When presented with a patient who has an indwelling catheter, in most instances, an “active voiding trial” is recommended; the bladder is filled up with fluid using the catheter that is already in place. When the patient feels that he is full, the catheter is removed and the patient is instructed to try to urinate into a urine flow meter, and the bladder is checked to see how completely it empties with an ultrasound. The active voiding trial differs from a regular voiding trial in the amount of time it takes. The voiding trial involves removing the catheter and waiting until the patient has to urinate. Sometimes when the patient has voided a little, he is sent home and develops urinary retention (is unable to urinate at all) later that night. The active voiding trial provides more information about bladder function in a shorter amount of time.

If a patient cannot void during the active voiding trial, in our judgment, the patient should be taught intermittent urinary catheterization and should catheterize every three to six hours. Each time, he can attempt to void first. As soon as the patient improves, both he and his doctor will know.

Will I have a urinary catheter for the rest of my life?

We believe that a large percentage of men treated who had been condemned to permanent urinary catheterization could be better treated by an operation to relieve the bladder outlet obstruction that often coexists with DU . In a study we conducted (and recently updated) with fifty-four men being treated with intermittent catheterization for impaired detrusor contractility – only seventeen still needed to catheterize following a TURP (trans-urethral resection of the prostate) or KTPLAP (KTP laser ablation of the prostate).[1] So, almost 70% of patients who had been condemned to a life with a catheter were catheter free after a simple operation. In a separate study, we demonstrated that reduction cystoplasty can also be an effective operation for patients being treated with catheterization.[2]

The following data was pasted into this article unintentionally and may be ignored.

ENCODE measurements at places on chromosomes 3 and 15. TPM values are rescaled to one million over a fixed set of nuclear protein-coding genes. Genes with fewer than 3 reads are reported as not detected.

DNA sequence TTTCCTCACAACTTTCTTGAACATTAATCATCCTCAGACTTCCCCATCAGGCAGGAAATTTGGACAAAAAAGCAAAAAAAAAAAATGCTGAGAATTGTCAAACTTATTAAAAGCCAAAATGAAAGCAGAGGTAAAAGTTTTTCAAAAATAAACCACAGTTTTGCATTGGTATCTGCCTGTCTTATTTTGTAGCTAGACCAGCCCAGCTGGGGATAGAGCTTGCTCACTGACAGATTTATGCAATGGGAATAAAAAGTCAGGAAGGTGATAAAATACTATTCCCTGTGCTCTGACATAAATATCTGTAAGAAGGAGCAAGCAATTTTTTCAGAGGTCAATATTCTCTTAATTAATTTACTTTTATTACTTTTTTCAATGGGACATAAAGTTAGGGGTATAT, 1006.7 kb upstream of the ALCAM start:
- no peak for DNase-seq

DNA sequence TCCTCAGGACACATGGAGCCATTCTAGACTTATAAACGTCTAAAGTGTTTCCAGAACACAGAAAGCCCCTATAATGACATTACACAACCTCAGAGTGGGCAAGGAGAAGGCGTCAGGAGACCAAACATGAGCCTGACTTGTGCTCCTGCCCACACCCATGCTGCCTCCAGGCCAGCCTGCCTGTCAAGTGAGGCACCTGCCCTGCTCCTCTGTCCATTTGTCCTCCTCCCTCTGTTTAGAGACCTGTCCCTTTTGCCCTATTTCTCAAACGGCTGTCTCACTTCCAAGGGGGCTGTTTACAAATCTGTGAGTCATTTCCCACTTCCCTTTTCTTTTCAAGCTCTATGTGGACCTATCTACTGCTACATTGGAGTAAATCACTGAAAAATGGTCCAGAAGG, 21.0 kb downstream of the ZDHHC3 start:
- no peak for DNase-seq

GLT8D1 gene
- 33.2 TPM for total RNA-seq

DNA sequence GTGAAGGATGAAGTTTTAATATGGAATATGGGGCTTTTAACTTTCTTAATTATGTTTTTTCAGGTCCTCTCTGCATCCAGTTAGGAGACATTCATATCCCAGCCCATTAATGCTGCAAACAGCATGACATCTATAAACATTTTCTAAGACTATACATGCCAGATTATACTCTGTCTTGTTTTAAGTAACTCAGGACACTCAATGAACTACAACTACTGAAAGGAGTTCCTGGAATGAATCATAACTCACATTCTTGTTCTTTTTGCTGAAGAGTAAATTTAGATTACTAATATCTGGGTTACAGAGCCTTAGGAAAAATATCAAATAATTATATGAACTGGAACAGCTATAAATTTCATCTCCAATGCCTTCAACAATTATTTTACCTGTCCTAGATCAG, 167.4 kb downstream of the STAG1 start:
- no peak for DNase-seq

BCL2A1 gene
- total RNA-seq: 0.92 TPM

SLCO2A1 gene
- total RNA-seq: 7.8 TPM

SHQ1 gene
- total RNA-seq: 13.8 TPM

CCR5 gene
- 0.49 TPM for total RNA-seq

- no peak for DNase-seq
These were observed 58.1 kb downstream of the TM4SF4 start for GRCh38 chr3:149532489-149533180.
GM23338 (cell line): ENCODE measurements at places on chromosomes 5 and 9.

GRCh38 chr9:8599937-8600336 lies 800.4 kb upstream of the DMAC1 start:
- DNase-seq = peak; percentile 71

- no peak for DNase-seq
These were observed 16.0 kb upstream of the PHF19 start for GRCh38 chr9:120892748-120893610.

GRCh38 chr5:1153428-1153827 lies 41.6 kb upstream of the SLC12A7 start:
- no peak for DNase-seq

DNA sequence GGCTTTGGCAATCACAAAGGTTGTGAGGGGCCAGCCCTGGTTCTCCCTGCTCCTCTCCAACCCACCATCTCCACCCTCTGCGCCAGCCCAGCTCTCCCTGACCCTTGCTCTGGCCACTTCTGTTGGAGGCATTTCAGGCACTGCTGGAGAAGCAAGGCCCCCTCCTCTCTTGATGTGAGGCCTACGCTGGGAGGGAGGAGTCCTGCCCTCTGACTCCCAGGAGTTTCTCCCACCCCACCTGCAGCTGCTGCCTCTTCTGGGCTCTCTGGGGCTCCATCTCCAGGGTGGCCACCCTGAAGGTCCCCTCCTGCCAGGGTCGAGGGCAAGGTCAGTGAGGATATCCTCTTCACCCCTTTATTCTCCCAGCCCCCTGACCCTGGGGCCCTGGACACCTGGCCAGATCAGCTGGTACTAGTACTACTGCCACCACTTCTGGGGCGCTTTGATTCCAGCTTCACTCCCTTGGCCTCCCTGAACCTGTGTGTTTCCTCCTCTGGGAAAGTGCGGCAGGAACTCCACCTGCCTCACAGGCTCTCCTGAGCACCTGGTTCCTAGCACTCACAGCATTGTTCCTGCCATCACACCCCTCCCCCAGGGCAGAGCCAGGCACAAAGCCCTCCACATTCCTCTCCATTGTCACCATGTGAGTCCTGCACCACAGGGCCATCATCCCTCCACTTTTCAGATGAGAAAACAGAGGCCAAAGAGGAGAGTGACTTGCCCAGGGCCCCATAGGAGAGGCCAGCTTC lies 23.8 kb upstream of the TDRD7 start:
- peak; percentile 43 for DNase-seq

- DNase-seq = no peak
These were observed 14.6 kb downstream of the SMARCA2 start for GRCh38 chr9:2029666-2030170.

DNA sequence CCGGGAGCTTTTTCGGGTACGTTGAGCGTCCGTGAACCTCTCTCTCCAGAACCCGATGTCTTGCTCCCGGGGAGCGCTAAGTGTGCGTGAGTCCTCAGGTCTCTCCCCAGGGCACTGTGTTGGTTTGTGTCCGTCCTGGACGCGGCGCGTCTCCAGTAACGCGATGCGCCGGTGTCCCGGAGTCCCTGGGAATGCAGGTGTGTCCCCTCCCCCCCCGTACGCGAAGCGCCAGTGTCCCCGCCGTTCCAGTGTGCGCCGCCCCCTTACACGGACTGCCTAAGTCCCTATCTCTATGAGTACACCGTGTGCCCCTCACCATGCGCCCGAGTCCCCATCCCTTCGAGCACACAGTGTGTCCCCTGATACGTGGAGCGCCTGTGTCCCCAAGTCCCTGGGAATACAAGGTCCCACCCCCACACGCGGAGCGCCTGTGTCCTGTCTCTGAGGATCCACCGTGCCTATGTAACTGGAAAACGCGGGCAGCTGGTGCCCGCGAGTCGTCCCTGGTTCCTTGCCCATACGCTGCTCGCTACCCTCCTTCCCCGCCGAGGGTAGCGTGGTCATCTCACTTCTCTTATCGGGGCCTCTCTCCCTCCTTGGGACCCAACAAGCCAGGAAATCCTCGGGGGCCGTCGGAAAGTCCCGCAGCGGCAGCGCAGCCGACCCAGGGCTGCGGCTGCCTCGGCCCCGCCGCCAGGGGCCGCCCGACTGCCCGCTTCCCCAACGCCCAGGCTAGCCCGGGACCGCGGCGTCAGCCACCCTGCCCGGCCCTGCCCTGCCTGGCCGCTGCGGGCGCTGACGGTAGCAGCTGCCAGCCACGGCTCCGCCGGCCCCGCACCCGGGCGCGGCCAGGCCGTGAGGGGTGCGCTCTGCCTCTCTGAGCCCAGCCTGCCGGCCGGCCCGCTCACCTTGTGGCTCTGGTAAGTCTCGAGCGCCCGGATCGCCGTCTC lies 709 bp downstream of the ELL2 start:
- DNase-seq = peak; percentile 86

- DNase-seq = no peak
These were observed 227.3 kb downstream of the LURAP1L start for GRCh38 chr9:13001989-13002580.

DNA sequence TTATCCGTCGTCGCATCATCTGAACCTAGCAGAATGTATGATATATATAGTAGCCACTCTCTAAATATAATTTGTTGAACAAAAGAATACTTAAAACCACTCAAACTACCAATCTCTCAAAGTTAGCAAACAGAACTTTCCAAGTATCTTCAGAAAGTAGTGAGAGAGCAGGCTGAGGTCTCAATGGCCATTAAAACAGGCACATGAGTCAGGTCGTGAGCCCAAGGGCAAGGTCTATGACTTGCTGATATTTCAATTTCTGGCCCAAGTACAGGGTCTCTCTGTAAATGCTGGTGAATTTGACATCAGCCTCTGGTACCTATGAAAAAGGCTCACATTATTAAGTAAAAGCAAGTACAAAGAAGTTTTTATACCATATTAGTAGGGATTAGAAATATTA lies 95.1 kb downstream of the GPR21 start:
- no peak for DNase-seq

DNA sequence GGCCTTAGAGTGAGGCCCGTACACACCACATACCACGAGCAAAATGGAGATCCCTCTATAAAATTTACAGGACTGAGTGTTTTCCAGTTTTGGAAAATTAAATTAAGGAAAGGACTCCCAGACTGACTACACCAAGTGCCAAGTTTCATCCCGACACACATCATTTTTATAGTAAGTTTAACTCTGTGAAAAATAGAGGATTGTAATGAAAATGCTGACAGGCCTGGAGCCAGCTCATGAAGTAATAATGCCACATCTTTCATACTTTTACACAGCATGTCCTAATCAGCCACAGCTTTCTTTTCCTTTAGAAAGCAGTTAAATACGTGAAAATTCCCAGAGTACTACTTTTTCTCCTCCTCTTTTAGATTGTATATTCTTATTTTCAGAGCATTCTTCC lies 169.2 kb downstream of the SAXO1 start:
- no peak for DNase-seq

Why hasn’t my doctor treated me with Surgery before?

In our opinion, many doctors do not diagnose obstruction accurately in patients presenting with impaired DU. At least thirty percent of men with lower urinary tract symptoms have a weak bladder, which many doctors will treat with a catheter. But with a proper urodynamic study – a sophisticated diagnostic test for urinary symptoms – it is possible to diagnose obstruction even when the bladder only contracts weakly. Most men treated with a permanent urinary catheter can turn in their catheters for surgery instead.

In fact, even if you’ve already had surgery and have been told that there is no other treatment except a catheter, there is still a good chance that you will have a successful outcome after another prostate operation [3].

Contact Dr. Blaivas Today for the Best Urinary Catheterization Options

If you need to consult with an expert to determine your best catheter options, contact Dr. Blaivas today to schedule an appointment. Dr. Blaivas is a world renowned surgeon specializing in common and complex urological conditions.

Jerry G. Blaivas, MD, FACS
445 East 77th Street
New York, NY 10075



[1] Blaivas, J., M. Tyler, J. Aizen, A. Badri, M. Benedon, and J. Weiss. “TURP/KTPLAP Is an Effective Treatment for Men with Detrusor Underactivity.” Neurourology and Urodynamics 33.6 (2014): 988-89.

[2] Blaivas, Jerry, Jeffrey Weiss, Johnson Tsui, Mahyar Kashan, James Weinberger, and Daniel Thorner. “Outcomes of Reduction Cystoplasty in Men With Impaired Detrusor Contractility.” Urology 83.4 (2014): 882-87. Apr. 2014. Web.

[3.] Blaivas, JG, Liaw, C, Policastro, L, Dayan, L Diagnosis and Treatment of Catheter-Dependent Men after Tansurethral Resection of the Prostate and Laser Failures, J Urol, 199(4S), p. e999, 2018

Self Intermittent Catheterization; Can it Work for You?

What is self intermittent catheterization? If you suffer from incontinence or bladder problems that require the use of a catheter, read on to learn about this more convenient catheterization method.

If you’ve ever been to a urologist because you can’t urinate, you might have been given an indwelling catheter – a catheter that stays in the bladder and drains into a bag, usually attached to your leg – and been told to wait until the bladder recovers and return in a few days or a week. Sometimes this is from obstruction from an enlarged prostate (BPH) or from a bladder that doesn’t work properly (acontractile bladder) or a neurologic problem (Neurogenic bladder).